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Soundmapping: Redefining the Way We Think About Natural Soundscapes in Cities

By |January 25th, 2015|Categories: Soundscapes, Technology|

Over the past several years cities have undergone a profound transformation in how they share information about their natural resources. For decades, maps and nature guides produced by cities facilitated the exploration of urban trails, parklands, and other natural assets that exist within the urban boundary (Check out San Francisco’s Nature in the City map for an example of how one city is educating its residents about urban natural history). These maps have enhanced urbanites' ability to both discover and enjoy their cities’ sometimes hidden green infrastructure, connecting city dwellers to the nature around them in the most useful of ways. With the proliferation of technology and web-based information sharing, many cities and organizations are becoming more creative with the way they promote 'urban nature' through interactive, web-accessible [...]

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Listening to the Nature in Cities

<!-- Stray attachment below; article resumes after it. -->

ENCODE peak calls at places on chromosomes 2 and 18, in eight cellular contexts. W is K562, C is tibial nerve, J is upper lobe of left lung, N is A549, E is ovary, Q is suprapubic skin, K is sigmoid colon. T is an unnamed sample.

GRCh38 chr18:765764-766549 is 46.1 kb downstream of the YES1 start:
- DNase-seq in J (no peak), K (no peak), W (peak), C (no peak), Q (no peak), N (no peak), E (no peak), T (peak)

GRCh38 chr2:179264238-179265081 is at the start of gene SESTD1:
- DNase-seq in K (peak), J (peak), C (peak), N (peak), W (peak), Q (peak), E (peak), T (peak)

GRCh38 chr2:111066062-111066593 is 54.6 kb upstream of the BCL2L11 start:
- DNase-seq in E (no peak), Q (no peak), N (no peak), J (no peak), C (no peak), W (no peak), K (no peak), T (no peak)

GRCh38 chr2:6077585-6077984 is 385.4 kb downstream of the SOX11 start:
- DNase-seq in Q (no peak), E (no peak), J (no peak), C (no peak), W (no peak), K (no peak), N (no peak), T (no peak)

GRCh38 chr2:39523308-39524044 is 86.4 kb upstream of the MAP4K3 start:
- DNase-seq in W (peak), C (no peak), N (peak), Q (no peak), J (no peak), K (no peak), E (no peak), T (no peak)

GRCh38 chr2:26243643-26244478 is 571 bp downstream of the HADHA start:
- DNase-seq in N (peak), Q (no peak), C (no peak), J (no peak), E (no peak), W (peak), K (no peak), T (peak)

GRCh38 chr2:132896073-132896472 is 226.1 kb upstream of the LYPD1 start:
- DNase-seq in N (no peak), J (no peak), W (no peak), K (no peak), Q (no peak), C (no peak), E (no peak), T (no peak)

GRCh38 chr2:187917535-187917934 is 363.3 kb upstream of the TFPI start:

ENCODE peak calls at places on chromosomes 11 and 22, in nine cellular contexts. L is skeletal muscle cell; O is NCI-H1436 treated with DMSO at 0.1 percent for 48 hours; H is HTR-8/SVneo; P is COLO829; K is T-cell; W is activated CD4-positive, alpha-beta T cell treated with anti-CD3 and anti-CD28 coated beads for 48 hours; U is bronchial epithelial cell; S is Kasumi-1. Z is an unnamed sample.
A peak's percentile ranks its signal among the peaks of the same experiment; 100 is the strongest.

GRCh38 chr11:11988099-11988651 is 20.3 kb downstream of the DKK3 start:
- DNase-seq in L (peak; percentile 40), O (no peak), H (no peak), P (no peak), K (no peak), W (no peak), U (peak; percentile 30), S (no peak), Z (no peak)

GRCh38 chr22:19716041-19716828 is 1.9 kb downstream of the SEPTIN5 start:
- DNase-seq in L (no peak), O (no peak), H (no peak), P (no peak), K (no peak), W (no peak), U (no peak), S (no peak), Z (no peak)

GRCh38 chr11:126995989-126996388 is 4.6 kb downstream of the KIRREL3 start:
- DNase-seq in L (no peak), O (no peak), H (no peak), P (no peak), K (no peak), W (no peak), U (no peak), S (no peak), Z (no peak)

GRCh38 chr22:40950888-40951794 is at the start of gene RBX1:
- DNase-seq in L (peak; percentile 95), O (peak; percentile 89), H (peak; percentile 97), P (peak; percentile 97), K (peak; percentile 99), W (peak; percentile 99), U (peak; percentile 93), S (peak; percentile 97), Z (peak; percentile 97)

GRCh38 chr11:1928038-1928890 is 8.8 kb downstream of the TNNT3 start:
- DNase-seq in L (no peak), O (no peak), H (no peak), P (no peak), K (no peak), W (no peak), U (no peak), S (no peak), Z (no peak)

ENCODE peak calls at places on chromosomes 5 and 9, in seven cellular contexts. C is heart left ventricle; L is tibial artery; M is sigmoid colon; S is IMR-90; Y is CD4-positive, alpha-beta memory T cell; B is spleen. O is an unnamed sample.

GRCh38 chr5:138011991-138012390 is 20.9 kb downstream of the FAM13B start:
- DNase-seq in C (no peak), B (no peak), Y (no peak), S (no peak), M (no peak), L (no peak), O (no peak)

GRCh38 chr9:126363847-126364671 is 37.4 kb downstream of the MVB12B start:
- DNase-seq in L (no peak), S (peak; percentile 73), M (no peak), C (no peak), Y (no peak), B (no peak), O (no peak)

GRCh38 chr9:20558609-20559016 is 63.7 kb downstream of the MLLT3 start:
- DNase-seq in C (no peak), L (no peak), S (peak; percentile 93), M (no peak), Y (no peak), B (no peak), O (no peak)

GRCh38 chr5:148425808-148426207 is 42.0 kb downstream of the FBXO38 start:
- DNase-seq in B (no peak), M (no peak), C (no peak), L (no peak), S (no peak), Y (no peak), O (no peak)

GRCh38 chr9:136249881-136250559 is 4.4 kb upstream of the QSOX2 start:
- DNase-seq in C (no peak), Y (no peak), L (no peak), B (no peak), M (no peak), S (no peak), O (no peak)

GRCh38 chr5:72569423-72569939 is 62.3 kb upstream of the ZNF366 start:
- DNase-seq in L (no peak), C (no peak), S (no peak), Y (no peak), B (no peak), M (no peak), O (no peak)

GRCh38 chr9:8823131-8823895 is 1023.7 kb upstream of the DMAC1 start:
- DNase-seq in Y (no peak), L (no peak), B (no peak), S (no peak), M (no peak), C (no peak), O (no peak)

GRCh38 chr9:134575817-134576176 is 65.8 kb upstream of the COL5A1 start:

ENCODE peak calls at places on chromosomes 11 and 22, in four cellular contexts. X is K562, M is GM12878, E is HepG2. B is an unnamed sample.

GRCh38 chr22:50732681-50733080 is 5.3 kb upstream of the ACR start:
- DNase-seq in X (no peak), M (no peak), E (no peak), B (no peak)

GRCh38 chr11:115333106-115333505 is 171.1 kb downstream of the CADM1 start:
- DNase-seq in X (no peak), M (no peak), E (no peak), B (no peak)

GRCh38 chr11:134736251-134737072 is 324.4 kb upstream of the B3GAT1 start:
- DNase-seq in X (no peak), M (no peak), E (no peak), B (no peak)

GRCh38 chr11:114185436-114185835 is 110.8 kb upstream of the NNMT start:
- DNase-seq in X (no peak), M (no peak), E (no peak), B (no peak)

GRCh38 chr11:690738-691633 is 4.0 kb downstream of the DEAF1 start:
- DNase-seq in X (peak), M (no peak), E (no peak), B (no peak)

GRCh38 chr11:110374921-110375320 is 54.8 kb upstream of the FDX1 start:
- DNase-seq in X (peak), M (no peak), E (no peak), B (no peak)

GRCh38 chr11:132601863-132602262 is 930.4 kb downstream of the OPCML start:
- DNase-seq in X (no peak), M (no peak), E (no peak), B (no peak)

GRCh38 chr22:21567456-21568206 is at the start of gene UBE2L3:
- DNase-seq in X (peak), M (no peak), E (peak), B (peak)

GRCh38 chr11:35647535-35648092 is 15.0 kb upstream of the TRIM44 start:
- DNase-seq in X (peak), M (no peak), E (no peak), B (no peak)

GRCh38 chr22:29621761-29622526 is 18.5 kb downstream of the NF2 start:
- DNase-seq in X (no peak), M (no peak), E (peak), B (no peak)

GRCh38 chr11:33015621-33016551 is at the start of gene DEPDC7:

By |January 23rd, 2015|Categories: Biophliic Cities, Blog, Soundscapes|

By Tim Beatley Few sounds return me to my childhood as quickly or as vividly as those enjoyed on a typical summer evening here in the eastern U.S.: the katydids, grasshoppers, tree frogs, and other sounds that make up nature’s nightly music festival. These are sounds that settle us, calm us, often lull us to sleep, and in my case bring back memories of camping in the backyard and long evening adventures. These are absolutely place-fixing sounds, the natural soundtracks to our lives. Photo by Tim Beatley Photo by Enrique Gomez But for the most part we tend to forget about sound, and tend not to view it as a positive attribute in community planning and design. Sound clearly takes a [...]

Sounding Out Environmental Health

By |January 22nd, 2015|Categories: Guest Blog, Soundscapes|

Post written by Julia Africa, Program Leader, Nature, Health, and the Built Environment at the Center for Health and the Global Environment The great beating heart of the biophilic cities proposition, a colleague recently pointed out, is its fearless use of the word “love”; urban greening frameworks rarely cast our innate affinity for nature in such fundamentally emotional terms. By contrast, the exsanguinated language of applied economics does a particular disservice to the spiritual and sensorial benefits of biodiverse urban environments by reducing them to functional attributes (e.g., “the value of biodiversity change to society depends on the net marginal effect of the change on all ecosystem services”). Increasingly, the  term ‘ecosystem services’ has widened to accommodate the particular characteristics of urban green that support [...]